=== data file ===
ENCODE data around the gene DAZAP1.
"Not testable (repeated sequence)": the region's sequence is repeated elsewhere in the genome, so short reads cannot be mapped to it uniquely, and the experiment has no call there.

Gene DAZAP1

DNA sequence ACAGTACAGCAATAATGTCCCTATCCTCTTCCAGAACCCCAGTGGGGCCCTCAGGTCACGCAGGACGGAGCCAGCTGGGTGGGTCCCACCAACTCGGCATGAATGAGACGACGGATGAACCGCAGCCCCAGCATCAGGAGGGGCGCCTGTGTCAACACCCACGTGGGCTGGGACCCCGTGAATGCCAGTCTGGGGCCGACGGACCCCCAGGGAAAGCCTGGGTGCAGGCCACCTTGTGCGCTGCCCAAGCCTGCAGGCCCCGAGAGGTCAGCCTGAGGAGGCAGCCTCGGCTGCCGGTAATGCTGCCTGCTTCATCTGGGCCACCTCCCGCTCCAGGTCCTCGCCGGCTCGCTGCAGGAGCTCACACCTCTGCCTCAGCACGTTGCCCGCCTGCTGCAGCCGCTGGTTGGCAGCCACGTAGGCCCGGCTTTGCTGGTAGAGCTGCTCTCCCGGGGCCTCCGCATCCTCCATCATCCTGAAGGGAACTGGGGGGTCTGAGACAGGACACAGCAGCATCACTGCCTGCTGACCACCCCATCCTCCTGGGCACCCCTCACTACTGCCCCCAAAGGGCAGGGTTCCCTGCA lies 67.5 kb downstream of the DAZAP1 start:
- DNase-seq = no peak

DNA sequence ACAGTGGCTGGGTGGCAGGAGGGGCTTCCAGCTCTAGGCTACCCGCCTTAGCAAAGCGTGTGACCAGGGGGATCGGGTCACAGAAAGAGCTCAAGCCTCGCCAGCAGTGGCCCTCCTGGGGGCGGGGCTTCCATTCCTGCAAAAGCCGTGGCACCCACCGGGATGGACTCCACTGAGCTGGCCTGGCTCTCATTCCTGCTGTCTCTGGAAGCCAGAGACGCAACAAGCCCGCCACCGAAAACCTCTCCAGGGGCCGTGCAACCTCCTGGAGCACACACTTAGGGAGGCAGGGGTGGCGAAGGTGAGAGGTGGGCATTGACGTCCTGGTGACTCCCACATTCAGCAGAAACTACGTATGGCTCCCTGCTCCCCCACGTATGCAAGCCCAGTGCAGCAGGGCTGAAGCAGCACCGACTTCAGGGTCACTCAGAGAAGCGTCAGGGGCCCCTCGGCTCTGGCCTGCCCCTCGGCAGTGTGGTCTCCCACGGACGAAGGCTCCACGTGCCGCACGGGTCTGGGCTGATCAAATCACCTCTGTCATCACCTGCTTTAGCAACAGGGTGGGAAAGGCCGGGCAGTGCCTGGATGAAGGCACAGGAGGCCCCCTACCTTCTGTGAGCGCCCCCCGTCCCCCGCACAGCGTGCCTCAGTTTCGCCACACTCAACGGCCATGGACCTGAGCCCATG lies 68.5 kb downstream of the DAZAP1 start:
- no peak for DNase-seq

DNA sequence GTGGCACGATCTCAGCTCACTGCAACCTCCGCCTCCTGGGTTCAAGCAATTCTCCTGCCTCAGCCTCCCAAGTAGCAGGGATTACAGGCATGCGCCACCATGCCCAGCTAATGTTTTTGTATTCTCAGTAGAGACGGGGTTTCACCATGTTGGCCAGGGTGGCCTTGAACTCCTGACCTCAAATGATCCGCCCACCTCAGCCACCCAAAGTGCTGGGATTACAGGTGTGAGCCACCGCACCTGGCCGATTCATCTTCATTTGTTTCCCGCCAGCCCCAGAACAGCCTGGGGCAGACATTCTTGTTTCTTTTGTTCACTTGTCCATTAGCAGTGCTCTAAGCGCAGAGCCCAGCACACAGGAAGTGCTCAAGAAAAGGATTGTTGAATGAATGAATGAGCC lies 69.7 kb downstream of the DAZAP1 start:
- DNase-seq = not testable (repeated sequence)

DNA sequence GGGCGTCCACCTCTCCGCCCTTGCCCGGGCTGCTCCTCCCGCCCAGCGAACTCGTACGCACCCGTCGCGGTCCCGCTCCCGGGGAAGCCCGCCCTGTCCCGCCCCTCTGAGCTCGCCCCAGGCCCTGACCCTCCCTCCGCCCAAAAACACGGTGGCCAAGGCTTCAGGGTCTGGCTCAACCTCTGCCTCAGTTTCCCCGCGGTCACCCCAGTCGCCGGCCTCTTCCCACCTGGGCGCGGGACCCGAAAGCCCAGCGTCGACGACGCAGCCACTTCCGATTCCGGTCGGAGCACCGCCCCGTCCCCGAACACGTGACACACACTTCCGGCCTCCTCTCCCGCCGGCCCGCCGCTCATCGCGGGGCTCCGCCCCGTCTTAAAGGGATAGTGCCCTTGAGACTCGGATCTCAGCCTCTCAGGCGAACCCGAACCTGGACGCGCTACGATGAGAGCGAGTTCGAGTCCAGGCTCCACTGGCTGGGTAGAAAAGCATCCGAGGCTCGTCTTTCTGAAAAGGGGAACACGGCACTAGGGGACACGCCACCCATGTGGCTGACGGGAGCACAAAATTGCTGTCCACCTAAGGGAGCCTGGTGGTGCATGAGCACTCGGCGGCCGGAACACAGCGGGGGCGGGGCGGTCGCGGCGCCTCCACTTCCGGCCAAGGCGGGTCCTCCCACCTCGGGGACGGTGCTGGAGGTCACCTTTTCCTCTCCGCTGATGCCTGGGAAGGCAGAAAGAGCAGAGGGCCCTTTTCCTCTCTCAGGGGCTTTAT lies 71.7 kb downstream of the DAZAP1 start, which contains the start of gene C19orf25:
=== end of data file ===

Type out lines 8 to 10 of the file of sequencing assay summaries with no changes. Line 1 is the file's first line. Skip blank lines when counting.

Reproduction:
DNA sequence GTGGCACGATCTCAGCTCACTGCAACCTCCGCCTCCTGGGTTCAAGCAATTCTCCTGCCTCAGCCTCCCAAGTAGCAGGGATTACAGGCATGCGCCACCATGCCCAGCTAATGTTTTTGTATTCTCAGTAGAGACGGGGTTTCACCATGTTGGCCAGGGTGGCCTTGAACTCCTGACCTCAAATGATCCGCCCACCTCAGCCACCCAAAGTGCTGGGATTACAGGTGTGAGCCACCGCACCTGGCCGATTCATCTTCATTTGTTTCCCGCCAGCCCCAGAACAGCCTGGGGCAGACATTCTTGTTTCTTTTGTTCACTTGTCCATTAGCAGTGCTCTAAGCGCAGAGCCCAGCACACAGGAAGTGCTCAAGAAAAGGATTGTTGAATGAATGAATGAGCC lies 69.7 kb downstream of the DAZAP1 start:
- DNase-seq = not testable (repeated sequence)

DNA sequence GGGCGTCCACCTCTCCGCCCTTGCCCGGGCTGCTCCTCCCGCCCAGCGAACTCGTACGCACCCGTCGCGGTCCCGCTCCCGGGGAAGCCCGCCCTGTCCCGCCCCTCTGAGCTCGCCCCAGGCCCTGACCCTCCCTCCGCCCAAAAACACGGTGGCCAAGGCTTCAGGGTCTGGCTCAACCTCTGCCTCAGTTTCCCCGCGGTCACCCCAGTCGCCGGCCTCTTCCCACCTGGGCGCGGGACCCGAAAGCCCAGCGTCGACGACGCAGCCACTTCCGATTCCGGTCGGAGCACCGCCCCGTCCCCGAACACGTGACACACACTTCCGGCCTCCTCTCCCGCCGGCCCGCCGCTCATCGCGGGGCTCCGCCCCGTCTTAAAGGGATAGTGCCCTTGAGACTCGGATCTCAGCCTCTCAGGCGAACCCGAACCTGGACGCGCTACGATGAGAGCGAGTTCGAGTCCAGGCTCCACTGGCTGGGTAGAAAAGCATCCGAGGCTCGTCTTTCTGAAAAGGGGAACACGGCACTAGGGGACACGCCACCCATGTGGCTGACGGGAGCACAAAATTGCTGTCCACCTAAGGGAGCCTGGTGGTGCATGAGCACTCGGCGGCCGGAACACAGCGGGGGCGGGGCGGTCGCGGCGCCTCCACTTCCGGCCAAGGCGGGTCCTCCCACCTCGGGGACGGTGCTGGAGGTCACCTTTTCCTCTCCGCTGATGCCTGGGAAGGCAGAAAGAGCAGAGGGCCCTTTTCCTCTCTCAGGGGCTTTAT lies 71.7 kb downstream of the DAZAP1 start, which contains the start of gene C19orf25: